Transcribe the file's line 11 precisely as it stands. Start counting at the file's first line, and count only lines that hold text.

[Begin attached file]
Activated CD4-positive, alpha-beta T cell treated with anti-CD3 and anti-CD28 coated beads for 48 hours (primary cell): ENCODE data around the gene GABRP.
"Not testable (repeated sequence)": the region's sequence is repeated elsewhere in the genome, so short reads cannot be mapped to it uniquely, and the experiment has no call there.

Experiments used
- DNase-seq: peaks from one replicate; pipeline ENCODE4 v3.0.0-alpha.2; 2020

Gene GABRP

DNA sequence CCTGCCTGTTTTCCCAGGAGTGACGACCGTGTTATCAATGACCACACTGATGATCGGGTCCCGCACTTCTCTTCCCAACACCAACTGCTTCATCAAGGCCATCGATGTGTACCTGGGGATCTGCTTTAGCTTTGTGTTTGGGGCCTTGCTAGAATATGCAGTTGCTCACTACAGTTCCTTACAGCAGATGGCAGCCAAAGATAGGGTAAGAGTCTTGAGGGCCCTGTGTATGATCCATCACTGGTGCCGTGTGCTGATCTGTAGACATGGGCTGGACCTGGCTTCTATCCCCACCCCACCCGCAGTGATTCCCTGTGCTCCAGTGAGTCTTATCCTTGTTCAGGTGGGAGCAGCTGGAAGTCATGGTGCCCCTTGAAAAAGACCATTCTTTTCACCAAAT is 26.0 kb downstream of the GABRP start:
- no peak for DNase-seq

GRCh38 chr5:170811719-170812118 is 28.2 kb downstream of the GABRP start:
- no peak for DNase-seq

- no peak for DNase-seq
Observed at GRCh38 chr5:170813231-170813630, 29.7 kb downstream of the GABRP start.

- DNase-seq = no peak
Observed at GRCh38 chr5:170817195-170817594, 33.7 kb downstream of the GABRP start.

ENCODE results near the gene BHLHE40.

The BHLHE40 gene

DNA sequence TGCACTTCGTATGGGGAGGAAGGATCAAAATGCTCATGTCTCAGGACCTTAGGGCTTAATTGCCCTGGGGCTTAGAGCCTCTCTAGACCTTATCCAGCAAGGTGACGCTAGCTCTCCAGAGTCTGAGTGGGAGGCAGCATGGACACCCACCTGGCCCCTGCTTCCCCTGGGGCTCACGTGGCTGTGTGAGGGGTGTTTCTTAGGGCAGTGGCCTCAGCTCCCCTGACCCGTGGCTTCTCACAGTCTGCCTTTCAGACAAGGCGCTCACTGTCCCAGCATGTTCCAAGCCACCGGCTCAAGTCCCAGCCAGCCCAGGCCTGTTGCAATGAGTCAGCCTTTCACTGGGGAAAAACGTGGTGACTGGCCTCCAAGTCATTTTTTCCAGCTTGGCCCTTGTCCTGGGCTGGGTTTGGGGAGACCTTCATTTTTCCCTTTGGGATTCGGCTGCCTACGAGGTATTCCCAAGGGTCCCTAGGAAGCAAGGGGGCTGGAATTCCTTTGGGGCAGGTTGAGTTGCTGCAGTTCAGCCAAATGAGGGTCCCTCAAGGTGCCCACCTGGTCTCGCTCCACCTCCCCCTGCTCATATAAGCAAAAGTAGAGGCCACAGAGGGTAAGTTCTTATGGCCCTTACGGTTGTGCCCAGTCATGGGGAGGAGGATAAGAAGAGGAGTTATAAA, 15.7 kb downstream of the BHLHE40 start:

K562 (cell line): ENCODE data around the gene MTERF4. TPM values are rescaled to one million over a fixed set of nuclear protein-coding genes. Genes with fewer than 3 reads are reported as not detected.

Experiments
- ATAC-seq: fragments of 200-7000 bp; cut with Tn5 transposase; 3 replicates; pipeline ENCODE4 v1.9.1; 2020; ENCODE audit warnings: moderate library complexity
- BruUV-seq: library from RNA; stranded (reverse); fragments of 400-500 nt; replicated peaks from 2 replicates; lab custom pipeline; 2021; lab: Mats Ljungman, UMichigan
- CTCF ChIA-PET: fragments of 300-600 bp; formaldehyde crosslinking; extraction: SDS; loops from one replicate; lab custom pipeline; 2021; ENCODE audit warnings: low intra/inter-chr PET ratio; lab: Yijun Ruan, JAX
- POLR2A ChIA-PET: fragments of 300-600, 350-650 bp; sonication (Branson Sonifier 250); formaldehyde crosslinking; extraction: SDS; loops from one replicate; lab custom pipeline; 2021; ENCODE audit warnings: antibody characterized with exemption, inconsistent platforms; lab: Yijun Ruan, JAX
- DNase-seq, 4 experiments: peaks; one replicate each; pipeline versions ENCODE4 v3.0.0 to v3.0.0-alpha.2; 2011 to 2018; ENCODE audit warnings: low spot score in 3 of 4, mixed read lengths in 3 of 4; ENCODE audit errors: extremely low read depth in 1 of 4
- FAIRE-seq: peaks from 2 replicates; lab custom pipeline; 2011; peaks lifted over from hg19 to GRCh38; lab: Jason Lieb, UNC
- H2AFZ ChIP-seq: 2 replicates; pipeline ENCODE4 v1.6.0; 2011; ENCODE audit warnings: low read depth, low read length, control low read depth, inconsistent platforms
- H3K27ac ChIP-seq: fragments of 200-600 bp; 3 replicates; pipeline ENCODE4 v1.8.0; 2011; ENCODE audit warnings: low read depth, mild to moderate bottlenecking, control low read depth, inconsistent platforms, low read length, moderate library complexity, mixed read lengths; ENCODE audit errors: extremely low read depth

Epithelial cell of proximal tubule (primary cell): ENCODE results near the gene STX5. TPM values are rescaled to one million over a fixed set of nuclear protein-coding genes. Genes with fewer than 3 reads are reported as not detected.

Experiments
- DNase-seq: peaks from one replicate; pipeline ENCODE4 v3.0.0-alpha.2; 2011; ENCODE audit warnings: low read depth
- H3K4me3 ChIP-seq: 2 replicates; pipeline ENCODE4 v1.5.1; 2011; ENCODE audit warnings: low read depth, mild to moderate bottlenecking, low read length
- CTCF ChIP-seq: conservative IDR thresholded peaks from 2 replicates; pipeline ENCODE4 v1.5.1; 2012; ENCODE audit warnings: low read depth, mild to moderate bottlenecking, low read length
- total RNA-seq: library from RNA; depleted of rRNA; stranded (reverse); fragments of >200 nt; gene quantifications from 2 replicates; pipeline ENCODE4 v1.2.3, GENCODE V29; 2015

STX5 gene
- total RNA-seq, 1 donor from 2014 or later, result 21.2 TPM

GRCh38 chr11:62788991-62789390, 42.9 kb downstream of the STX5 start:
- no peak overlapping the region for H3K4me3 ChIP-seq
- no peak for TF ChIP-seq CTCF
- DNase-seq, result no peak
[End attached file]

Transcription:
Observed at GRCh38 chr5:170813231-170813630, 29.7 kb downstream of the GABRP start.